The legislative rules will allow the commissioner to access the election commitment funding, which was some $4.8 million over three years, to develop and implement a national complaints portal for victims of non-consensual sharing of intimate images. Likewise, the legislative rules will also permit the commissioner to develop a seniors digital learning portal and outreach program, and this will focus on increasing the digital literacy and online safety skills of older Australians. That is important not only in the area of intimate images. We now see many senior Australians actively taking up digital platforms for a range of things—from staying in contact with people on social media through to banking, bill paying and other activities. Through my own extended network—both family and others—I know the number of times these people are targeted by criminals who would seek to compromise the security of older citizens in our society by essentially rorting from them information about their accounts, their computers and their iPads so that they can defraud them of identity or money. So it is an important aspect of our work with the community to make sure older Australians also are increasingly aware of not only the advantages of the digital environment but also some of the pitfalls and to make sure they have the skills and knowledge required to remain safe in this environment. The legislative rules are an interim measure in advance of this bill’s passage through the parliament, and that is in response to those calls for more immediate action to address the risk.

A new study by RMIT released in May shows that nearly one in five Australians will have fallen victim to this kind of abuse. This rate increases to one in three Australians when we look at the 16- to 19-year-old age group and it increases yet again to one in two Australians when we look at disabled people and Indigenous populations within Australia. So the study shows that this kind of abuse goes well beyond what may be classically considered to be revenge porn when a relationship has gone sour. Intimate images are being used to control, abuse or humiliate people in a range of different ways. Disturbingly, the study also shows that the perpetrators of the abuse are, more often than not, friends, acquaintances or family members rather than jilted ex-partners.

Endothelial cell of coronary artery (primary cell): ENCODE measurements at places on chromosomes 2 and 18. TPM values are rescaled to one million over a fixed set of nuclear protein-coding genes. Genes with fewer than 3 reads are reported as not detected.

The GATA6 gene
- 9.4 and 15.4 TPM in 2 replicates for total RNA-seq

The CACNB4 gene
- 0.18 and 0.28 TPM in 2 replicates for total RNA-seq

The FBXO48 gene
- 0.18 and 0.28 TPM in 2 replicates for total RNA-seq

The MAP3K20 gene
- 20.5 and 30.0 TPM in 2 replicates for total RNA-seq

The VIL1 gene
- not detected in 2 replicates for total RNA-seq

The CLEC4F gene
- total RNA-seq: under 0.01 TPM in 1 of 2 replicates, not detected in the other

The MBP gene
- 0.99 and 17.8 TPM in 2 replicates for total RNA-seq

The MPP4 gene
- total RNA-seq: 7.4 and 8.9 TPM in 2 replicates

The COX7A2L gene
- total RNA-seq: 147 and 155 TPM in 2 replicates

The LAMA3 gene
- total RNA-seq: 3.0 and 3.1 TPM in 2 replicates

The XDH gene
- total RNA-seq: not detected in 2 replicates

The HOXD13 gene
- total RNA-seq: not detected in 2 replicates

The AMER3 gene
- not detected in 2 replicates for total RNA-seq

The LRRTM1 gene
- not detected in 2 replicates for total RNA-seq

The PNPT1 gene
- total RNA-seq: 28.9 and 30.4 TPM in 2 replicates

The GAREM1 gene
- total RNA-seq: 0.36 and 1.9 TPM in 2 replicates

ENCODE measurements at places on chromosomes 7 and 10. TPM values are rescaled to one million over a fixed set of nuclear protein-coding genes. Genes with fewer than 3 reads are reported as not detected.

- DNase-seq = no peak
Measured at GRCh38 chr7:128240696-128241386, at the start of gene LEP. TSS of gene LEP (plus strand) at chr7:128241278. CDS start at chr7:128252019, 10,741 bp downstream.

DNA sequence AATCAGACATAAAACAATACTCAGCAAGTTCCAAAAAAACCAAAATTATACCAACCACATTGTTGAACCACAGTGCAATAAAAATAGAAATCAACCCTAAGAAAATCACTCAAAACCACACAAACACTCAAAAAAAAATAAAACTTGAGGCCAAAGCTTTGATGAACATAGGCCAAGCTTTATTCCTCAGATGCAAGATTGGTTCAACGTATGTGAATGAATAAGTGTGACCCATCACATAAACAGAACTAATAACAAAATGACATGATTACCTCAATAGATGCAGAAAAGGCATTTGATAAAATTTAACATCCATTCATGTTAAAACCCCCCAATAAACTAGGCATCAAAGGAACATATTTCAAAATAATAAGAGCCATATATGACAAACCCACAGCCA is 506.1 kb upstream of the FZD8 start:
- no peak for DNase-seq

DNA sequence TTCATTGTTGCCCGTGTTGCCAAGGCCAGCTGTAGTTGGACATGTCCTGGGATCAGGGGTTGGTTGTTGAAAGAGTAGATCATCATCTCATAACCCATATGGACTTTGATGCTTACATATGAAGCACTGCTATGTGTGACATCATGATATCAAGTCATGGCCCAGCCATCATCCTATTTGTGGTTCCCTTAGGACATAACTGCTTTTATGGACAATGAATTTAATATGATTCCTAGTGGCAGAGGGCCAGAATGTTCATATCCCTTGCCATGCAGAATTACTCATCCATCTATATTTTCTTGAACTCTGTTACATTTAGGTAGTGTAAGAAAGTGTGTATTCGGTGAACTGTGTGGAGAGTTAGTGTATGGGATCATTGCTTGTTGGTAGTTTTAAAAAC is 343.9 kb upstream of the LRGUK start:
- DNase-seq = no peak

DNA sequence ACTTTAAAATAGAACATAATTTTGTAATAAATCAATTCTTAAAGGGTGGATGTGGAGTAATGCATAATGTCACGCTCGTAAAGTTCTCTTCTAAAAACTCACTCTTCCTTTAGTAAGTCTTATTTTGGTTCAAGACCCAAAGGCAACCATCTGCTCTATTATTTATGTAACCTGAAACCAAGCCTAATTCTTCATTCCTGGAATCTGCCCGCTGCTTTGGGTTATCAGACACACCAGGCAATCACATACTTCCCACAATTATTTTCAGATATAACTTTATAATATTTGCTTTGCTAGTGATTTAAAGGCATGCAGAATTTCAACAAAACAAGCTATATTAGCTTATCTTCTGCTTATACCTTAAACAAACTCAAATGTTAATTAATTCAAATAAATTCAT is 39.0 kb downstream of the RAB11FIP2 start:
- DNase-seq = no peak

As I touched on at the start, this is not a victimless crime. The most intimate images, or footage, of victims that were never intended to be shared are posted and proliferated without consent and, frequently, with malicious intent. This form of abuse—and it is abuse—has a psychological toll on its victims, with some 75 per cent of victims suffering from moderate to severe anxiety or depression. There are so many examples where we can see the debilitating effect of anxiety and depression, particularly on young people or those who already feel marginalised in our society. If this has such a high correlation of occurrence, then it is clearly an area that we wish to reduce the incidence of. Also perhaps, in terms of people understanding how they interact with digital platforms in the era of mobile phones and the ease of making digital images—whether they be stills or video—this encourages people to exercise more caution and discretion as to when, or indeed if, they make such images in the first place knowing that in the digital environment the potential for these to be shared and then essentially never erased is increasing all the time.